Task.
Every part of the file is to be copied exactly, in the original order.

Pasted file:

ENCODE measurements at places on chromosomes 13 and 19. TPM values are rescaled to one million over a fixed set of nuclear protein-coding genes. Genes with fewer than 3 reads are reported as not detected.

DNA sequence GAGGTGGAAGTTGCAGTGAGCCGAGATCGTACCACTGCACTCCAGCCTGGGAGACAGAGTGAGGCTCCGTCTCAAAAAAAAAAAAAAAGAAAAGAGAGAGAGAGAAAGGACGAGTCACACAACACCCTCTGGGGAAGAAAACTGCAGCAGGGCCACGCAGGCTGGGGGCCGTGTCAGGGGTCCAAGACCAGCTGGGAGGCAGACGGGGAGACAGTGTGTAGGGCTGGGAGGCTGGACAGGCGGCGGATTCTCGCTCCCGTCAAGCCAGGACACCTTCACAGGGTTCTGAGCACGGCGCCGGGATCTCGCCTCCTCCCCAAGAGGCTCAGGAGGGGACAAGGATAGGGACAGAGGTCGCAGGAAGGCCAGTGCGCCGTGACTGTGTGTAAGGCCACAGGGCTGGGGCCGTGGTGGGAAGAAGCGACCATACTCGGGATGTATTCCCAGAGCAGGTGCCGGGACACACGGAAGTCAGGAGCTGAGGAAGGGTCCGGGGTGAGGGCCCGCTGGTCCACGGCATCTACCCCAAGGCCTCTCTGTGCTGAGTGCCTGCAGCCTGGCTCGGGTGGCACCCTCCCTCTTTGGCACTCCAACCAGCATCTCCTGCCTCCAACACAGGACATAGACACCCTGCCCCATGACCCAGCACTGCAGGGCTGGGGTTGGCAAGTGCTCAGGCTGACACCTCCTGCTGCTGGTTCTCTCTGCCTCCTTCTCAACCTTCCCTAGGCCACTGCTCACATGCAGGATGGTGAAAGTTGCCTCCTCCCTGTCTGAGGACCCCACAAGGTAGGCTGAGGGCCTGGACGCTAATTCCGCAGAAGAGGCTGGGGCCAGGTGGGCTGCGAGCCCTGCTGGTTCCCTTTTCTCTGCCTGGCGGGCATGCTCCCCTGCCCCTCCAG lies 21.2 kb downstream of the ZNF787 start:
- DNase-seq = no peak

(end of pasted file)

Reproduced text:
ENCODE measurements at places on chromosomes 13 and 19. TPM values are rescaled to one million over a fixed set of nuclear protein-coding genes. Genes with fewer than 3 reads are reported as not detected.

DNA sequence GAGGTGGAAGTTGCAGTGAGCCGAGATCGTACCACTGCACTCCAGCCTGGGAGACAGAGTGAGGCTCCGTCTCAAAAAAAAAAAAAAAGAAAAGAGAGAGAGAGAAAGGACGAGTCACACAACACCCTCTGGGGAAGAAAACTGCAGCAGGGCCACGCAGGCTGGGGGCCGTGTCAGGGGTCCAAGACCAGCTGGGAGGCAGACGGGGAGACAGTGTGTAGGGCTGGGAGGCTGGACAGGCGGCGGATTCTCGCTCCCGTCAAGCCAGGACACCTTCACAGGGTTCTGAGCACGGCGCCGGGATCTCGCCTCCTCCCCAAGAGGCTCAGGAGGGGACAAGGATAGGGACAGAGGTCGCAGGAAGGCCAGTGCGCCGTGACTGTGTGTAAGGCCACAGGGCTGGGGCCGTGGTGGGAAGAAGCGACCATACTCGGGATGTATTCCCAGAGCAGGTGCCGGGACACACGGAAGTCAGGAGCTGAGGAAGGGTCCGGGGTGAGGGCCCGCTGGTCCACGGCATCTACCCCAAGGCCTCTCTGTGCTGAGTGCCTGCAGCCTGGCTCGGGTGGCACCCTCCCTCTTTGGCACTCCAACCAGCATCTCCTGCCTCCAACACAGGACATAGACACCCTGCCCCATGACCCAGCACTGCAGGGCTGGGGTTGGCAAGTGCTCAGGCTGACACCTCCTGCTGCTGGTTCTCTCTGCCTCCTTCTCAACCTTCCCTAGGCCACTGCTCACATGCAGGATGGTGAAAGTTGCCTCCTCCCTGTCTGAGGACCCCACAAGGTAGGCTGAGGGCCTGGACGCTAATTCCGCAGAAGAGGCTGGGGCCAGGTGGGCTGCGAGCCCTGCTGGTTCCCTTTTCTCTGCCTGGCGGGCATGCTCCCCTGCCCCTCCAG lies 21.2 kb downstream of the ZNF787 start:
- DNase-seq = no peak